Edgar Lee's Poem And Lucinda Matlock And Richard Cory

1291 Words 6 Pages
Honors American Literature – 29
Danielle Dresen
Leslie Lee
Have you ever heard the phrase, “be thankful for what you have?” Or perhaps, “never judge a book by its cover.” It is most likely that you have, seeing as these are both popular phrases with which we use to convey the importance of gratitude and understanding. Whether you agree with these phrases or not, Edgar Lee Masters and Edwin Arlington Robinson do; so much so that they have incorporated them into the themes of their poems, “Lucinda Matlock” and “Richard Cory.” From the moment you begin reading the two poems, it is clear to see that they have contrasting tones. The dramatic tone of “Richard Cory” is clear from the first line, where as Edgar Lee Masters opts for
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Narrative poetry refers to poems with which tell the story of a character through the use of point of view, as well as descriptive imagery. “Richard Cory” tells the story of Richard Cory, a wealthy man who appears to have it all. As he travels through the town we learn of his character through the towns people who envy his success, and fantasize about the life he lives. As readers we interpret their observations and assume that Cory is living the good life. However, to our surprise, Cory ends up committing suicide at the end of the poem. On the other hand, “Lucinda Matlock” tells the story of Lucinda who is a wife, mother, and overall hard worker. As we read the poem we being informed of the various stages of Lucinda’s life. She describes meeting her husband, caring for her family, as well as the working-class life she lived. However, towards the end of the poem we learn that Lucinda does not feel as though she has loved her life, because she has failed to live it. Both poems include great vivid imagery, as well as information regarding the characters, such as their actions, feelings, and …show more content…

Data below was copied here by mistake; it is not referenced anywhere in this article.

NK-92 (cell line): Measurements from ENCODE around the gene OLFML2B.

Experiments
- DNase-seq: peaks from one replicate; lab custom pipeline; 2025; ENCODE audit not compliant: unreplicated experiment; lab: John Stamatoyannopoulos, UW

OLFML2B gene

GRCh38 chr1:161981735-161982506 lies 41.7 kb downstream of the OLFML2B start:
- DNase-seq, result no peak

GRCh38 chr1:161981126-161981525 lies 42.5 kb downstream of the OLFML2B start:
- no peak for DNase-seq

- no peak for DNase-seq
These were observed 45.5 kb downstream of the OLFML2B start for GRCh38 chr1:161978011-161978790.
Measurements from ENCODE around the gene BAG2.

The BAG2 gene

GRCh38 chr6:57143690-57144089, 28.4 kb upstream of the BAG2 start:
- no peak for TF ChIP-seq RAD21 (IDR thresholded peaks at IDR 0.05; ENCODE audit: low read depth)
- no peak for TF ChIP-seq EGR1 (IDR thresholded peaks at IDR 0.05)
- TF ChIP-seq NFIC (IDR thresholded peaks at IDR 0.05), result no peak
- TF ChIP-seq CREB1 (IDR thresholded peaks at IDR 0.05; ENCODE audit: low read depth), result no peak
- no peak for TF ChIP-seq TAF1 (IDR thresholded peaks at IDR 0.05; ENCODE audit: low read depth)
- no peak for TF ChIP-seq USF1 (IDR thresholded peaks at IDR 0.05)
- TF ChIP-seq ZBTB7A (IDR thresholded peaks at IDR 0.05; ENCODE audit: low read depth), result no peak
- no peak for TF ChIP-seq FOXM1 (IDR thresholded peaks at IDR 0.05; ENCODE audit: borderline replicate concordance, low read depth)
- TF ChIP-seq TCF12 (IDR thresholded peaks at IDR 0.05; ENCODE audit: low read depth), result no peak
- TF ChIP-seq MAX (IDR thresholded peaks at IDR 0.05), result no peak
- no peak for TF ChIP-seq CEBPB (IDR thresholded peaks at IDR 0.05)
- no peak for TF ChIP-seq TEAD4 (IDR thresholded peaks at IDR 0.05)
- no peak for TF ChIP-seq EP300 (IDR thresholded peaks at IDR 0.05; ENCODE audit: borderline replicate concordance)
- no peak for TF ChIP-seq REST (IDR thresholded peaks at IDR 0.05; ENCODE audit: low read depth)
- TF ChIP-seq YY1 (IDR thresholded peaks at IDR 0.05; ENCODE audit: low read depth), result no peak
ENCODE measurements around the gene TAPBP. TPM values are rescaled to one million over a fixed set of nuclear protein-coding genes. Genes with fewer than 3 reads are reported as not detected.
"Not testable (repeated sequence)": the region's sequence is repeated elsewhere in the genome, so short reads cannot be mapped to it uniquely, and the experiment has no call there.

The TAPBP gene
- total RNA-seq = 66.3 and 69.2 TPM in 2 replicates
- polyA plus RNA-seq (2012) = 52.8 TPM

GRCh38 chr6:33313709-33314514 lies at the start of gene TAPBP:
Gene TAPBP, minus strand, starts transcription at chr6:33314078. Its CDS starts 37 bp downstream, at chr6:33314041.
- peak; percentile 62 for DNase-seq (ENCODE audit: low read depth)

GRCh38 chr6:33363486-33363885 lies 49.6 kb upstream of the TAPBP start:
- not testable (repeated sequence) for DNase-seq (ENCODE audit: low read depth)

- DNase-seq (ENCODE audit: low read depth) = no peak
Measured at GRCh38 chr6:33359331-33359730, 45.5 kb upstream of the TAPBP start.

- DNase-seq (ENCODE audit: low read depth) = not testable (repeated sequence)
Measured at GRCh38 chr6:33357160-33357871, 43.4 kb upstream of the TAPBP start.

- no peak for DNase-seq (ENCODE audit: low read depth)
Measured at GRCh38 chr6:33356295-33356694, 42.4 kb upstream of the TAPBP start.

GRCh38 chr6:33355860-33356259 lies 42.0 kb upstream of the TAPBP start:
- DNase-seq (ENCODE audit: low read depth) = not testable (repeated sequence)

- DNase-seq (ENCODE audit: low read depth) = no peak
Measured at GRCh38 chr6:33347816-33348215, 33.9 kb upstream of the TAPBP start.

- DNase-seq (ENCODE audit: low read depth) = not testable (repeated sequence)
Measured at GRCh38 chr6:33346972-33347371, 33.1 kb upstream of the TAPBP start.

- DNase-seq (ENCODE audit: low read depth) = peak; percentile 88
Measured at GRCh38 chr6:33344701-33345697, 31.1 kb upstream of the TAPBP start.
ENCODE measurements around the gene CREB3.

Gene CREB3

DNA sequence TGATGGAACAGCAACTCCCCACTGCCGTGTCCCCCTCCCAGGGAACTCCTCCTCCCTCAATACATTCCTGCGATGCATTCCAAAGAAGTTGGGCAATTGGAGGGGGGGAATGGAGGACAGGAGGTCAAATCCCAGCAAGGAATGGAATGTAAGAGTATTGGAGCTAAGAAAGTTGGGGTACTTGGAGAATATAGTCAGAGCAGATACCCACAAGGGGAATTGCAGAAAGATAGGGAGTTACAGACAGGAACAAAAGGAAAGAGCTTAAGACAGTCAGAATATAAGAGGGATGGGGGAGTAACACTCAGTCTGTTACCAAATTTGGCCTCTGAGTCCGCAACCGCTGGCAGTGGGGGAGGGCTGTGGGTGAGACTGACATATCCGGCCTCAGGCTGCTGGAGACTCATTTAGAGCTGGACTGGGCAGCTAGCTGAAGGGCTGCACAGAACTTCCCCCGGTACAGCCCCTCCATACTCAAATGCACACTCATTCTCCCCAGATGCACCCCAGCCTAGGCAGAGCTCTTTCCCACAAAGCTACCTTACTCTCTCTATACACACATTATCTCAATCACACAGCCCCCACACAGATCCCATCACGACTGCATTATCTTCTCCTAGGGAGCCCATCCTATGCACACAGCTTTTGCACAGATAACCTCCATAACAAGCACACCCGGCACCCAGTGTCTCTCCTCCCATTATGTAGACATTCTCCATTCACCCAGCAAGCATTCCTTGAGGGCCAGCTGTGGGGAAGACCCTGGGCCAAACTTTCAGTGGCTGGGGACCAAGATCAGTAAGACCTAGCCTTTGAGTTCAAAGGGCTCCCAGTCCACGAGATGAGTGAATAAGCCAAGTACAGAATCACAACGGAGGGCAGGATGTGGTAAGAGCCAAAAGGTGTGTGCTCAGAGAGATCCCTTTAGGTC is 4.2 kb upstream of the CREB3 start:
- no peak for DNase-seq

Robinson’s “Richard Cory” illustrates a more traditional writing style, as opposed to Masters “Lucinda Matlock” which conveys a more modern style. In “Richard Cory” the poem follows a set structure of four stanzas containing four lines in each, where as “Lucinda Matlock” does not have a set structure, it does not include any stanzas at all. In addition to this, “Lucinda Matlock” is written in free verse, thus why the tone of the poem is very conversational and informal. Due to the free verse, the poem lacks a rhyme scheme. These elements differ greatly from Robinson’s poem. In “Richard Cory” the poem takes on a formal factor, and because it is a traditional poem is illustrates both an end rhyme and an internal rhyme. In addition to this, an iambic pentameter is also included. The style with which each poem is written in greatly affects its overall tone and mood. Moreover, it assists in conveying the underlying meanings of

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